Sand Between Your Toes, Sunglasses on Your Nose
The weather is warm and the sound of the ocean surf relaxes your mind and body, especially with a drink of the margarita you hold in your hands. A swimsuit clad beauty walks by on the beach, so you raise your sunglasses for a better look, but instead, you’re punished and blinded by the sun as you squint your eyes and now can only see spots.
I got you thinking about that Caribbean vacation during the dead of winter right? Better yet, pretend you’re at one of my beach location workshops and you’ve asked me to give you some pointers for your upcoming beach photo shoot.
The first thing to remember, while it’s normal for your model to reach for their sunglasses, ask your model not to wear them at least an hour before and throughout the entire shoot. Tell your subject that you want to avoid pressure marks on their nose caused by the sunglass frame. Let them also know by not wearing the sunglasses before and during the shoot, it helps them acclimate to the bright sun and helps to reduce squinting.
The next thing I’d tell you is to follow the 45/45 rule, which is a fancy way to say angle your reflector 45-degrees so the light falls on your subject light feathered, not full force upon them. It’s about the kiss of light, not the knockout punch of a blast of sun. The idea is to capture a piece of the sun from the side or top of the reflector at a 45-degree angle to simulate natural light.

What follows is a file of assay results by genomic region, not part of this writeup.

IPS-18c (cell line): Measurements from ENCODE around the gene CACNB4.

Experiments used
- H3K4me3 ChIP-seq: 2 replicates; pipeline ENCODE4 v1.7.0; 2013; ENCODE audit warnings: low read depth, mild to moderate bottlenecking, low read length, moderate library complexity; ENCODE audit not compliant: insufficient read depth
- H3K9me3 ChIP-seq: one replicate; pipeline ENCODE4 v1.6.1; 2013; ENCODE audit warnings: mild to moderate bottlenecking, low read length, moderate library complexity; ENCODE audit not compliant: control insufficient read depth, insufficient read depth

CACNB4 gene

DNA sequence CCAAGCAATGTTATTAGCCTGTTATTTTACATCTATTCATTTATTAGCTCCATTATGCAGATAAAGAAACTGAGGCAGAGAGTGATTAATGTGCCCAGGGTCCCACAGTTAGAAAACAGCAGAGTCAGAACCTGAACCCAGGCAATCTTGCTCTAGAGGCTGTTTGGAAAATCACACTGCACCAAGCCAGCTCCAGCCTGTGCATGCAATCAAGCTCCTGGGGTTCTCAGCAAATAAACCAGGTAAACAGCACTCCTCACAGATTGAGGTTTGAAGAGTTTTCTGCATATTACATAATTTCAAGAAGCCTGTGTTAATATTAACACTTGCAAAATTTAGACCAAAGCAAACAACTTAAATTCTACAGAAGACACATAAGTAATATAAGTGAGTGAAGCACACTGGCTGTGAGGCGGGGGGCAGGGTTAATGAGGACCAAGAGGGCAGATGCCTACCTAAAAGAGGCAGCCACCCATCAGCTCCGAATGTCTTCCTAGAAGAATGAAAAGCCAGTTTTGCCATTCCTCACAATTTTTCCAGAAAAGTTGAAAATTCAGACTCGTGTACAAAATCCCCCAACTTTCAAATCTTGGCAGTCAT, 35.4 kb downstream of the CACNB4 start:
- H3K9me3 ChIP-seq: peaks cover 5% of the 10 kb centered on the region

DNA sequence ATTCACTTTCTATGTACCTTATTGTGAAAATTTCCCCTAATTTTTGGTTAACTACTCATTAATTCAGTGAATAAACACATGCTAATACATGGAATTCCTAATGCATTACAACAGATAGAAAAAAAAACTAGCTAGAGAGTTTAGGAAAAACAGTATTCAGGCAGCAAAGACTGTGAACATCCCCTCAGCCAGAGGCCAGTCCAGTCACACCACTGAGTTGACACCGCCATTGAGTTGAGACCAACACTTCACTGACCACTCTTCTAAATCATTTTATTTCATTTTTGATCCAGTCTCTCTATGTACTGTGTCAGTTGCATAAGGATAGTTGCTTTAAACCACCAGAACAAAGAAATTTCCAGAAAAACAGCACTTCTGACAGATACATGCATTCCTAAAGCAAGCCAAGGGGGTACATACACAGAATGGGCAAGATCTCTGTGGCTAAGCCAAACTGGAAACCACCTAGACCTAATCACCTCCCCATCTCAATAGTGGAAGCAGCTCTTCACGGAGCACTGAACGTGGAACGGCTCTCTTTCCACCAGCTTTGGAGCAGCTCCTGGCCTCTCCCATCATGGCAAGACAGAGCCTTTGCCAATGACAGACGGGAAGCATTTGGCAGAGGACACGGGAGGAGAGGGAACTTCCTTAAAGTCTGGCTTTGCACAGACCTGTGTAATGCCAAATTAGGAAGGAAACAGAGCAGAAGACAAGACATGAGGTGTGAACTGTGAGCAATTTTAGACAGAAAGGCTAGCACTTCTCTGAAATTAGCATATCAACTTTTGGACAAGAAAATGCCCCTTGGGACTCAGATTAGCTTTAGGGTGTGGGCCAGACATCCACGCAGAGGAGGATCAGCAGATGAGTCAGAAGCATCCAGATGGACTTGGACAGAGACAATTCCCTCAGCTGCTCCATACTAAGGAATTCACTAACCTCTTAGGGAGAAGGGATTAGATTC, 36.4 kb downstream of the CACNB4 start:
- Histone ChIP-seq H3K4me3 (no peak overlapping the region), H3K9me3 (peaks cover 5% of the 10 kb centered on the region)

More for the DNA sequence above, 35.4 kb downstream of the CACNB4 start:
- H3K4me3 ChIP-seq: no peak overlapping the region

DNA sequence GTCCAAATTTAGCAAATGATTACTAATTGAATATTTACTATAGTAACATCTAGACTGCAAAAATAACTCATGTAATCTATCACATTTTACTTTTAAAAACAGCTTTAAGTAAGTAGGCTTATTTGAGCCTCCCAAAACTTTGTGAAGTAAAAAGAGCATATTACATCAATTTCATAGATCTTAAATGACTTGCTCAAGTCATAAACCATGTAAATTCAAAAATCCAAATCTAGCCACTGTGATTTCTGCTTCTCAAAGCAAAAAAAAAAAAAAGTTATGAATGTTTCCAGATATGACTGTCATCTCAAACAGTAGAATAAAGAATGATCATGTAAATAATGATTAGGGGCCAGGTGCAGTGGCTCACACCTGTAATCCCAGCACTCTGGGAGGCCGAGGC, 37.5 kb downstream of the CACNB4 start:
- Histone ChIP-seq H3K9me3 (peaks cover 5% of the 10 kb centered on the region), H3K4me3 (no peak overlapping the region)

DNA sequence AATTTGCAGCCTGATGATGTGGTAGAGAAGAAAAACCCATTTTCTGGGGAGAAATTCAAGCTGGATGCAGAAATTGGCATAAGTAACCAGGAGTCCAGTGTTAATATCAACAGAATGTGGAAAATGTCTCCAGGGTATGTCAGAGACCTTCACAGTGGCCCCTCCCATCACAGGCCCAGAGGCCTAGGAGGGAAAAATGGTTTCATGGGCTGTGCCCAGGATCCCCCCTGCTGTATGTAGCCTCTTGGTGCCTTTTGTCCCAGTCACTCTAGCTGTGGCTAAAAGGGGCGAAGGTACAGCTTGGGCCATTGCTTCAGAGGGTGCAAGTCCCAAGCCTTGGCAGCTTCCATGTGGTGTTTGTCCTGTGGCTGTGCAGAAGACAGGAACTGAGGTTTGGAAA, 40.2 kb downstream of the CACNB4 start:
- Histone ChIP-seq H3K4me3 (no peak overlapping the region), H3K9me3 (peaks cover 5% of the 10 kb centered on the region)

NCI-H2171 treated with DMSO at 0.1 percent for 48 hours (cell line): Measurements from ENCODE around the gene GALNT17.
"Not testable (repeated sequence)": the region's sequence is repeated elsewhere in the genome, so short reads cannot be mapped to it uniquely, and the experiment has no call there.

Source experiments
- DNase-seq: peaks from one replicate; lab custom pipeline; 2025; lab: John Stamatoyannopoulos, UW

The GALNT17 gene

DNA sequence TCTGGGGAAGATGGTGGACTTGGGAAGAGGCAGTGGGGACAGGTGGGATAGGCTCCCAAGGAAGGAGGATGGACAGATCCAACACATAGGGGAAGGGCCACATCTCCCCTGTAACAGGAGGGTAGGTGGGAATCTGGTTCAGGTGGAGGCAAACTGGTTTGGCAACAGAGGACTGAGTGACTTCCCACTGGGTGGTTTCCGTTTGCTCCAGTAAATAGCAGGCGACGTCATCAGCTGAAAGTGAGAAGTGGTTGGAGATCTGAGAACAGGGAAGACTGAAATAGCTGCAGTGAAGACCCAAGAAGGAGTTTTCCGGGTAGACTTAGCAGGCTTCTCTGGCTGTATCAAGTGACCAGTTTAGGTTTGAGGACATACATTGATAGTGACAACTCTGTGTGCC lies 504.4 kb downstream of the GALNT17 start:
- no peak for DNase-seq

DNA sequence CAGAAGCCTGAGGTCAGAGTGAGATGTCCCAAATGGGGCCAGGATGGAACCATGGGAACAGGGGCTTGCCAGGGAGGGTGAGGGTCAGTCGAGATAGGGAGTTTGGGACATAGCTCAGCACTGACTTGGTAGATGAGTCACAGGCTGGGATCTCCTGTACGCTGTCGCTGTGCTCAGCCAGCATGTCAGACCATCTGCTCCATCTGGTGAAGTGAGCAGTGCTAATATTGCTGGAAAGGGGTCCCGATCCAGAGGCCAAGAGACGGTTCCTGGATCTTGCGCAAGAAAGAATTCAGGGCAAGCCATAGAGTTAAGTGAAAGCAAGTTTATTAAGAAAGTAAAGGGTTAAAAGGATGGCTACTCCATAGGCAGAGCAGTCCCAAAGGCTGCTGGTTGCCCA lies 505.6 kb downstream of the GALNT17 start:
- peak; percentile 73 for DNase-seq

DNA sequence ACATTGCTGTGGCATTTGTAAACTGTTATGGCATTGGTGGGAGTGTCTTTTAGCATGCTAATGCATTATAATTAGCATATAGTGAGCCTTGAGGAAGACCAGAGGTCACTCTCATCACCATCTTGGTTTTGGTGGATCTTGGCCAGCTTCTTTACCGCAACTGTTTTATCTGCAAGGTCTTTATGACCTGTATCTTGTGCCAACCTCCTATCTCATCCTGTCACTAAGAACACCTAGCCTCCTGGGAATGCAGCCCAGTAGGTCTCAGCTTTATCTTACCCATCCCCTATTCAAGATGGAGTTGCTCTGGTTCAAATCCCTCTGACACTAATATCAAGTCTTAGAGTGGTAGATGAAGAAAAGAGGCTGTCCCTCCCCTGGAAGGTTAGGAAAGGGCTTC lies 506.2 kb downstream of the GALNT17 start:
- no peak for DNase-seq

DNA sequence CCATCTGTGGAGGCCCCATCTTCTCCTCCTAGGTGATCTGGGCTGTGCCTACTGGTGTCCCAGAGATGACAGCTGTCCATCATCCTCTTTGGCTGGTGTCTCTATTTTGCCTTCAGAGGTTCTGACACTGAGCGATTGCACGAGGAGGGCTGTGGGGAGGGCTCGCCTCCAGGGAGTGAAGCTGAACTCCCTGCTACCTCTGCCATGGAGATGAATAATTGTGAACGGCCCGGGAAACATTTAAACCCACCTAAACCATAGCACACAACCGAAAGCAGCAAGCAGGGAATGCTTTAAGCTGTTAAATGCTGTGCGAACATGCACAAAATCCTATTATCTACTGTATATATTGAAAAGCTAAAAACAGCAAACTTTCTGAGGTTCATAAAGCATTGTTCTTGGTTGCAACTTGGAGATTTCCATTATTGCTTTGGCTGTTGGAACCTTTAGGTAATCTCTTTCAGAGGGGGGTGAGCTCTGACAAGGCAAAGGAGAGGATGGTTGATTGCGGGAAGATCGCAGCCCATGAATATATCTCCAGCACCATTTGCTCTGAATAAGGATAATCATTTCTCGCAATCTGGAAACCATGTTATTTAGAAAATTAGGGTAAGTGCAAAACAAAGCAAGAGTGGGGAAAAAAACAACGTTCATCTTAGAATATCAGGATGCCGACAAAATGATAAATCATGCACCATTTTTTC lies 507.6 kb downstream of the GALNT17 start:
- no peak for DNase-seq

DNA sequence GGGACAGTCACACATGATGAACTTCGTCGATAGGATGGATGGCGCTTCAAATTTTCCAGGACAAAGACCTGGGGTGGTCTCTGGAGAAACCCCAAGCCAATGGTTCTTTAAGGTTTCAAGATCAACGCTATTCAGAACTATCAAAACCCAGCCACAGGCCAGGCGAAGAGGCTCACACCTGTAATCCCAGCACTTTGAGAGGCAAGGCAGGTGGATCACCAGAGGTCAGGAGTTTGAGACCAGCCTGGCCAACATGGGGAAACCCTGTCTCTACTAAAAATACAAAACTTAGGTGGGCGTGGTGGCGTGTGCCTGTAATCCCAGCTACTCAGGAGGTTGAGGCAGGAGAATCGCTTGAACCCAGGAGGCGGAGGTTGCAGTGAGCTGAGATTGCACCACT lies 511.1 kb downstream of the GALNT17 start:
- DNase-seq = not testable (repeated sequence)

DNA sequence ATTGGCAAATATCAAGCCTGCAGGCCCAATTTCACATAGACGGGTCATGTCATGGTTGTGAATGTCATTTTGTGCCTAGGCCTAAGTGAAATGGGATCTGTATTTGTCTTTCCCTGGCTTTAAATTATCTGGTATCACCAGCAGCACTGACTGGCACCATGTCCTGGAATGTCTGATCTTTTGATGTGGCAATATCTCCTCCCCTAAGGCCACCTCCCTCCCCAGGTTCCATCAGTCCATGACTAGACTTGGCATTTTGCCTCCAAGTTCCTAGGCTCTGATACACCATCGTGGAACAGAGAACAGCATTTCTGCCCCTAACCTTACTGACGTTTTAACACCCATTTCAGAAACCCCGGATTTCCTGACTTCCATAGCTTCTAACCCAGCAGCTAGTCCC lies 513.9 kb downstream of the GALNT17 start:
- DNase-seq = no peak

My final pointer is simple; never ask a subject to look directly into the sun, regardless if your main light is a reflector or a portable flash. It’s a known fact a powerful flash can damage the human eye, well so can reflected sun, especially the reflector is fitted with a silver, gold or zebra fabric screen.
A nice thing about the California Sunbounce photography reflector system is that one of their available accessories is called a “tuning-clip.” Basically you can purchase a black matte tulle fabric from the fabric store, or the Sunbounce Bobbynette fabric from them, then stretch it over your silver, gold or zebra reflector fabric screen, and then secure the tulle or Bobbynette with the tuning clips. This technique helps reduce the light intensity and softens the quality of the light where your subject feels the smooth kiss of light.
I know, as soon as I said kiss there at the end your mind went back to the beach, a margarita, the ocean surf, and the warmth, but this time you kept your sunglasses on—that’s because you’re the photographer, not the subject. I hope you enjoyed it, feel free to comment and share. It’s about spreading the gospel of photography. Thanks, Rolando.